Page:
FLASH Talks: Hot Jupiters, Magnetic Drag, and the Need for 3D Atmospheric Models (Hayley Beltz) & Gourav Khullar (University of Chicago)

Friday, 05 November 2021 noon — 1 p.m. MST

Hayley Beltz (University of Michigan) & Synthesizing Stellar Populations in Massive Galaxy Clusters and High-Redshift Lensed Galaxies (Gourav Khullar)
Hayley Beltz, University of Michigan
Hot Jupiters, Magnetic Drag, and the Need for 3D Atmospheric Models 
With the introduction of high resolution spectroscopy (R~100,000), astronomers are sensitive to a new realm of atmospheric characterization of hot and ultra-hot Jupiters. These planets are expected to be locked in tidally synchronous orbits due to their short orbital periods. This results in strong temperature and chemical gradients across the planet from the dayside to the nightside. In this talk, I discuss my work with 3D atmospheric models of hot and ultra hot Jupiters and how 3D effects show up in observational data. I additionally discuss our locally calculated magnetic drag prescription and its effects on atmospheric circulation of these planets. With this talk, I hope to impart the usefulness and necessity of complex, multi-dimensional models when interpreting high resolution observational data. 
Gourav Khullar,  Kavli Institute for Cosmological Physics (KICP)
Synthesizing Stellar Populations in Massive Galaxy Clusters and High-Redshift Lensed Galaxies
In this talk, I describe my work to characterize stellar populations in massive galaxies at two epochs — redshifts ~0.5 and ~5. I use spectra of galaxies in South Pole Telescope galaxy clusters to address the question: on what timescales do galaxies that end up in clusters form their stars, and does the cluster sample matter when studying these properties? We use a mass-limited cluster sample across 0.3 < z < 1.5 to constrain star formation histories and formation redshifts of 900 quiescent galaxies in clusters, as a function of cluster environment and mass. This study explores mass-dependent evolution in cluster quiescent galaxies and characterises galaxy evolution across a descendent-antecedent cluster sample.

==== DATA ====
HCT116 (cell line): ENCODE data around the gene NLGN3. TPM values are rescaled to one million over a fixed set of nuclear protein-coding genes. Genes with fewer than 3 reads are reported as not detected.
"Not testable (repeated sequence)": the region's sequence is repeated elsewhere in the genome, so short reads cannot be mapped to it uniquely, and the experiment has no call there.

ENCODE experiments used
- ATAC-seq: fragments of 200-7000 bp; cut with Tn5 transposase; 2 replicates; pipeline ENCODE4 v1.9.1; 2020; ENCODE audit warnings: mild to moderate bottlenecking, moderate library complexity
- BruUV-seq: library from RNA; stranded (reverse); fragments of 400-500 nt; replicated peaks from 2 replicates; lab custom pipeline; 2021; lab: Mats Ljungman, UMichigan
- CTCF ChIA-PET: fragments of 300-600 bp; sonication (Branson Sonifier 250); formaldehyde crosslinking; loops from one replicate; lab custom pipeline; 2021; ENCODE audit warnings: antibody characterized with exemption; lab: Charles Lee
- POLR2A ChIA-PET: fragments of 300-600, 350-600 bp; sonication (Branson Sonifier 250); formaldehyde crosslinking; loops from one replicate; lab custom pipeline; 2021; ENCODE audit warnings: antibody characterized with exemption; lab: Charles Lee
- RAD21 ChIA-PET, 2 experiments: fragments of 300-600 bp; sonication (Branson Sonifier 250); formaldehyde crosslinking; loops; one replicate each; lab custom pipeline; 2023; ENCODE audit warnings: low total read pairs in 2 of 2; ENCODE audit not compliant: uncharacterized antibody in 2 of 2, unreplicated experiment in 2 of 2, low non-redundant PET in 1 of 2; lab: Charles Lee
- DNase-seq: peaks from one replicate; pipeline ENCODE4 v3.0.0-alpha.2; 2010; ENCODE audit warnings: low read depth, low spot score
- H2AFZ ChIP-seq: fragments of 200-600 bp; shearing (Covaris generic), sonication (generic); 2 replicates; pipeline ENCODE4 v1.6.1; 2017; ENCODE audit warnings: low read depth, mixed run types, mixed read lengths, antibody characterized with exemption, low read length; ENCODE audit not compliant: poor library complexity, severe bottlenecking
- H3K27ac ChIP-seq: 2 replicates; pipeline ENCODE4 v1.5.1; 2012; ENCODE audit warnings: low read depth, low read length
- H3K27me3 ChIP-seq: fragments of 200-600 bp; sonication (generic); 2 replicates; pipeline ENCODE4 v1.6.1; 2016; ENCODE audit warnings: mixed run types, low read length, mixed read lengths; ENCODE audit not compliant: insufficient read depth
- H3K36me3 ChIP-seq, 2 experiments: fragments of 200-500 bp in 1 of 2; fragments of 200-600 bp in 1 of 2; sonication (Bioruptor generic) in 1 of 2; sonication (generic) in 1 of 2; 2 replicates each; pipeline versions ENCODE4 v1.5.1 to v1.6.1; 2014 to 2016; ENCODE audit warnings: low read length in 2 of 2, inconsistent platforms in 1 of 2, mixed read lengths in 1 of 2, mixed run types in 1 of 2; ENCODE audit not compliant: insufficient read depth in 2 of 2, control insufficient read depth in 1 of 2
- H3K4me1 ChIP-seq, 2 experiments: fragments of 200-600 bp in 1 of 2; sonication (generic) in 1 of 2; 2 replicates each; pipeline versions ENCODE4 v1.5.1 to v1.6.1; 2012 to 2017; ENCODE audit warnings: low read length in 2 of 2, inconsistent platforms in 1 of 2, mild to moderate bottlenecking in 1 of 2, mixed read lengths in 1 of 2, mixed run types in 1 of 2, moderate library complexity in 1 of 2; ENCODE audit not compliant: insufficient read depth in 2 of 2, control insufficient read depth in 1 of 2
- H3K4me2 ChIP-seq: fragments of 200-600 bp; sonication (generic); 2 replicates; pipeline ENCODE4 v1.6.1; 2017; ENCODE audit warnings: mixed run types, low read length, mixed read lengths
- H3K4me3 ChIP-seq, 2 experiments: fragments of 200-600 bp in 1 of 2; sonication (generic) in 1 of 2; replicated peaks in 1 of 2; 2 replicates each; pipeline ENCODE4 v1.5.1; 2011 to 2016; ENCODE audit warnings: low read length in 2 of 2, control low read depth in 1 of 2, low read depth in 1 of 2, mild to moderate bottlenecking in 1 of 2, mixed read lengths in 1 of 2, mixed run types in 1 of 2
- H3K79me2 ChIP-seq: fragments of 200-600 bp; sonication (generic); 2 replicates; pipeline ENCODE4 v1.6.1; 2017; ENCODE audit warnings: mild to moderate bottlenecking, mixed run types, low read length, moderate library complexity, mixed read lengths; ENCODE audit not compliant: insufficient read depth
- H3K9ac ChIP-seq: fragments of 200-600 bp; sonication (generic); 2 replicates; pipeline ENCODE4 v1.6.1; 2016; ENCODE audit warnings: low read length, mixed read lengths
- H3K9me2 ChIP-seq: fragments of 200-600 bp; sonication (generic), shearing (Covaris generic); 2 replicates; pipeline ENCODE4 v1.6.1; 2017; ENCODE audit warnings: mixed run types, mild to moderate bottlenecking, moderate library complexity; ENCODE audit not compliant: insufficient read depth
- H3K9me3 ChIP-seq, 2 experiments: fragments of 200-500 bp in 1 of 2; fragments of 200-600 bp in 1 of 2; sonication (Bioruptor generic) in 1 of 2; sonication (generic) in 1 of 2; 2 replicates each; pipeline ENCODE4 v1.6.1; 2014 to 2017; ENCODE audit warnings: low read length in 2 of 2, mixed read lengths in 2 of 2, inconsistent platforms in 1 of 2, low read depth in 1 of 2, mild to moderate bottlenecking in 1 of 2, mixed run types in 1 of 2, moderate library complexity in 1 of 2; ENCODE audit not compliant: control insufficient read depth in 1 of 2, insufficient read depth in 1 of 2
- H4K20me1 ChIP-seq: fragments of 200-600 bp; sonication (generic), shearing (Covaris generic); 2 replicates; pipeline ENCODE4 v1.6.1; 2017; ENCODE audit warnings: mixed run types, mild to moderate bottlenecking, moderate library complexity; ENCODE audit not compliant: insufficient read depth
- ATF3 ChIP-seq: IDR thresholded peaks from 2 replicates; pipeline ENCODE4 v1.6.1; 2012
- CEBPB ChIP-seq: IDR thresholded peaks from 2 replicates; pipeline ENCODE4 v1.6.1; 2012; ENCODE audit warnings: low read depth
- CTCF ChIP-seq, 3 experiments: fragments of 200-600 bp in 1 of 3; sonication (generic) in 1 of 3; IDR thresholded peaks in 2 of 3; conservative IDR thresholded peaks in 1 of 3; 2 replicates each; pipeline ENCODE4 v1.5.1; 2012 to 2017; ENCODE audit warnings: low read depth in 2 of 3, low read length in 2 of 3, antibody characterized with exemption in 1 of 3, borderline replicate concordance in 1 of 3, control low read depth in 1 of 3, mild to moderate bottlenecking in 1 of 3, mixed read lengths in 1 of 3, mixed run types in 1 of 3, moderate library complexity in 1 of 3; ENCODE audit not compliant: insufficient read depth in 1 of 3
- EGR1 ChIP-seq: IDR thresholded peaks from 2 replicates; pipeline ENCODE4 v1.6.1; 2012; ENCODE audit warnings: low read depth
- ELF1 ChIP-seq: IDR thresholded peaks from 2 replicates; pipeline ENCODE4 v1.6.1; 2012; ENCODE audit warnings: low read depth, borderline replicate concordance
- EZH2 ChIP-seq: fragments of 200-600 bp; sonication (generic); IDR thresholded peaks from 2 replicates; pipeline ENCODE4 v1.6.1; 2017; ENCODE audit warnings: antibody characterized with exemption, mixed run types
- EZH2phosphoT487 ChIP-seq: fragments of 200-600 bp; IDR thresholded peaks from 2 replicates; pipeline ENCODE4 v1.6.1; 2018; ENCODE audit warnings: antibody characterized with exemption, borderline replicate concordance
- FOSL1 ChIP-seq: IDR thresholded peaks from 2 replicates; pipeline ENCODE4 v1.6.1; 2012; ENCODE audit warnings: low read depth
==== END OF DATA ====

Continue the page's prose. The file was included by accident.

On the other ‘end’ of the redshift scale, I will share the characterization of COOL J1241+2219, a lensed galaxy at z = 5.04 that is the brightest galaxy known at z > 5 (zAB ~ 20.5). This galaxy was discovered by COOL-LAMPS — ChicagO Optically-selected strong Lenses - Located At the Margins of Public Surveys — initiated to find strongly lensed systems, consisting primarily of a team of undergraduate students. We characterize the lensed galaxy using ground-based spectrophotometric data to find an intrinsically luminous and massive star-forming galaxy. We aim to compare CJ1241 and other COOL-LAMPS discovered lensed massive galaxies at z>3 with their potential descendents — quiescent massive galaxies at lower redshifts. With anticipated multi-wavelength spectroscopic data, including from an approved JWST Cycle 1 Program (GO 2566, PI: Khullar), we will uncover mass assembly pathways in CJ1241 well into the epoch of reionization.

Join us on this Zoom channel:  https://noirlab-edu.zoom.us/j/95030775076?pwd=Mm4rTXJCN0E3aVA5MDFSckY0RWRjdz09 

FLASH Talks are scientific talks for the staff at NOIRLab and the University of Arizona's Steward Observatory.